Drawn in his Cell in Newgate
© Courtesy of National Portrait Gallery, London

Cuffay's fame in Australia preceded his trial and grew after he was transported to Van Diemen's Land where he quickly became an important figure in the Tasmanian labour and ant-conscription movements. Before the lithographic plate from which the National Portrait Gallery made the print above was the only known image of Cuffay was the one below, an inferior woodblock (and reversed !) reproduction:

George W. M. Reynolds was like Cuffay a leading Chartist and publisher of the 'The Reynolds's Political Instructor' ... The issue above was published on 13 April 1850, a few months after Cuffay's arrival in Van Diemen's Land, where his Ticket of Leave allowed him to resume his trade as a tailor in Hobart. This is a mirror image of the original drawing in gaol by the Irish artist William Dowling. 

The cell bars have been removed from the background. This was the only image we had of William Cuffay until the National Portrait Gallery received the original plate made from Dowling's pencilled sketch. 

After the Suffragettes William Cuffay black leader of London Chartism should also be pardoned - February 7, 2018 by kmflett

On the centenary of the 1918 Representation of the People Act which gave women over 30 the vote, Home Secretary Amber Rudd said consideration would be given to pardoning Suffragettes jailed for fighting for the vote. Labour has committed to a full pardon when elected to Office.

In the context of the fight for the vote it must also be time to consider a pardon for William Cuffay, the black leader of London Chartism in 1848. Cuffay was arrested and sentenced to transportation to Tasmania.

William Cuffay was born in Gillingham in the Medway Towns in 1788, the son of a local woman and a former slave from St Kitts who had made his way to Britain by working on a Royal Navy ship. Many of those aboard Navy vessels in the late eighteenth century were black.

Little is known about Cuffay’s time in Medway- though research is being done.

We do know however that by 1819 Cuffay was in London and had learnt the trade of a tailor.

No doubt Cuffay would have been exposed to the radical working-class politics of London in the 1820s and he was certainly involved in the strike called by the Grand National Consolidated Trade Union in 1834.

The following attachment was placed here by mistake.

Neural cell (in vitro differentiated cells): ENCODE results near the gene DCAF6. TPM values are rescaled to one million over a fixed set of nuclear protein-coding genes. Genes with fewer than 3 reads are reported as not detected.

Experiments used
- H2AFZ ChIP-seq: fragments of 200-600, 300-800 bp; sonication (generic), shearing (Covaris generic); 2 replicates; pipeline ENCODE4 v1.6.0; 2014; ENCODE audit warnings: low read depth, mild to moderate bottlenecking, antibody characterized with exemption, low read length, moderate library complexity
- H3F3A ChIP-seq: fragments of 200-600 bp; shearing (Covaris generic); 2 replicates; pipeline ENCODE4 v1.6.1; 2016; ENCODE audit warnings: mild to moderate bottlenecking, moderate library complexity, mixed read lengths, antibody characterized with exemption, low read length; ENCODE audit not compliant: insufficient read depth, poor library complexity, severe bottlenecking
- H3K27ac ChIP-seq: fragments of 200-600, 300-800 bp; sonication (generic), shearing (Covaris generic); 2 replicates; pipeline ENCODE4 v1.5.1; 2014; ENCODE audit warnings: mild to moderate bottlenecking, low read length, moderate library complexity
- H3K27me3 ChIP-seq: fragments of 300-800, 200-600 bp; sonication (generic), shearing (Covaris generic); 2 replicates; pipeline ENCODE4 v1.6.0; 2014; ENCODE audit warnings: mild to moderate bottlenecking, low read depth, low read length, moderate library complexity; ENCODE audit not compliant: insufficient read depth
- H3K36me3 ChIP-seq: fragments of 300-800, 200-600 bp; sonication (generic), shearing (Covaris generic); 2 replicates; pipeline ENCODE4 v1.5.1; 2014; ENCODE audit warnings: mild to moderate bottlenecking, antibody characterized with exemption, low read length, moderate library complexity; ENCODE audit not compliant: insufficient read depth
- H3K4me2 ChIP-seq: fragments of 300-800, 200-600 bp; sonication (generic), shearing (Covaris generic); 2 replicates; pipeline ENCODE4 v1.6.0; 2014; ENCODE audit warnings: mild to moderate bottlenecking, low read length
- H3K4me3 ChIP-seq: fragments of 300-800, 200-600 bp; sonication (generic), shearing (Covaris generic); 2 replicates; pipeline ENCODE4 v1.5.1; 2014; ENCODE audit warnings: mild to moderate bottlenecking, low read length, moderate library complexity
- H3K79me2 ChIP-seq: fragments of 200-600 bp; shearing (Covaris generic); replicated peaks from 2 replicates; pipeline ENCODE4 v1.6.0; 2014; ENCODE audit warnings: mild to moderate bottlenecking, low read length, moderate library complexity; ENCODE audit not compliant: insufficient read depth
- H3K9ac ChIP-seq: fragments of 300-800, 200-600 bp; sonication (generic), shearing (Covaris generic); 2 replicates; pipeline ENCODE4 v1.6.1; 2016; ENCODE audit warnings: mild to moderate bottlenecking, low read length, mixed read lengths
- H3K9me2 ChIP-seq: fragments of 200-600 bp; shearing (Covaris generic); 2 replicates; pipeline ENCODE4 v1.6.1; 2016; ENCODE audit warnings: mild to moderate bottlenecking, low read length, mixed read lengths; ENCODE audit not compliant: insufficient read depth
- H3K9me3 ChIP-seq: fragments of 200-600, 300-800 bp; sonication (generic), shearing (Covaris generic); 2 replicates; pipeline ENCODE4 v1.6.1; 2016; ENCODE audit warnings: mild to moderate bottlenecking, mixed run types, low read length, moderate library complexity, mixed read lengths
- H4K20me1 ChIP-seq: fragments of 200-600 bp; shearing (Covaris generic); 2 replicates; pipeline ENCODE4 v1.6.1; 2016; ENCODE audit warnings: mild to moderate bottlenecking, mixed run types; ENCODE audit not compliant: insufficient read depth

Cuffay went on to become, by the end of the 1830s, a leader of a group of London Chartist tailors.

In 1840 Cuffay was 52- very old for a Chartist activist at that time- and he became a central and trusted figure in London Chartism.

The best way to understand him is as the key ‘backroom’ organiser of Chartism in the Capital- raising money for jailed Chartists and being appointed to oversee the funds of the Chartist Land Bank.

By 1842 Cuffay had been elected from London to the national Chartist Executive. These positions were fiercely contested, so Cuffay will have had a considerable constituency of support.

Details of Cuffay’s work in this period can be tracked in the Chartist paper, the Northern Star.

Martin Hoyles in a recent book on Cuffay has also revealed that during this period Cuffay was performing as a singer on the London stage.

Although research is still in progress it now seems clear that Cuffay was the organiser of the great Chartist demonstration on Monday 10th April 1848.

Chartists gathered at various points across London and marched south to rally at Kennington Common. The idea was then to proceed back across Blackfriars Bridge to present a giant petition for the vote to Parliament.

It was a strategic mistake- it’s unclear what part Cuffay played in deciding the venue for the rally. Police and soldiers blocked the way back over the River Thames and the national leader of Chartism Feargus O’Connor agreed with the police that the Chartists would not try to march.

Cuffay was understandably very annoyed at this decision and is reported as arguing that the march should go ahead.

We now know that there was hand to hand fighting between Chartists and troops on the south side of Blackfriars Bridge but a heavy April shower caused the attempt to be abandoned.

Later in the year, in August 1848, Cuffay was arrested for his part in an alleged revolutionary conspiracy at Seven Dials, Covent Garden. Arms were found in Cuffay’s house. His precise role in the events is unclear but it is very likely that as the London Chartist leader he was at the very least aware of what was planned.

Tried at the Old Bailey, Cuffay was sentenced to 21 years transportation to Australia.

Arriving in Hobart Tasmania, now over 60, Cuffay could have been forgiven for retiring from political activity. He did not. Instead he was active in a range of radical causes in the earliest years of the Australian labour movement. He was pardoned after 3 years but remained in Australia, dying in 1870.

Modern interest in Cuffay can be traced back to a chapter in Staying Power by the late Peter Fryer which recovered much of the history of black people in Britain.

Cuffay left no diary, autobiography or papers, but research to uncover details of his life and activity is continuing. There has been considerable effort in Australia and in Britain plans remain to erect a blue plaque for Cuffay in the Strand.

The Times in 1848 referred to Cuffay and the Chartists as ‘the black man and his party’ and we can now see that this was not hyperbole but a recognition that the London organisation of the world’s first working class movement was led by the son of an ex-slave from St Kitts.

Cuffay came from the imperial diaspora to challenge imperialism at its heart in London to find himself exiled to another part of the British Empire in Australia as a reward for his efforts.

It is surely more than time to recognise William Cuffay not as someone worthy of transportation to Australia as a convict but a key figure in the development of British democracy, just as the Suffragettes were 70 years later.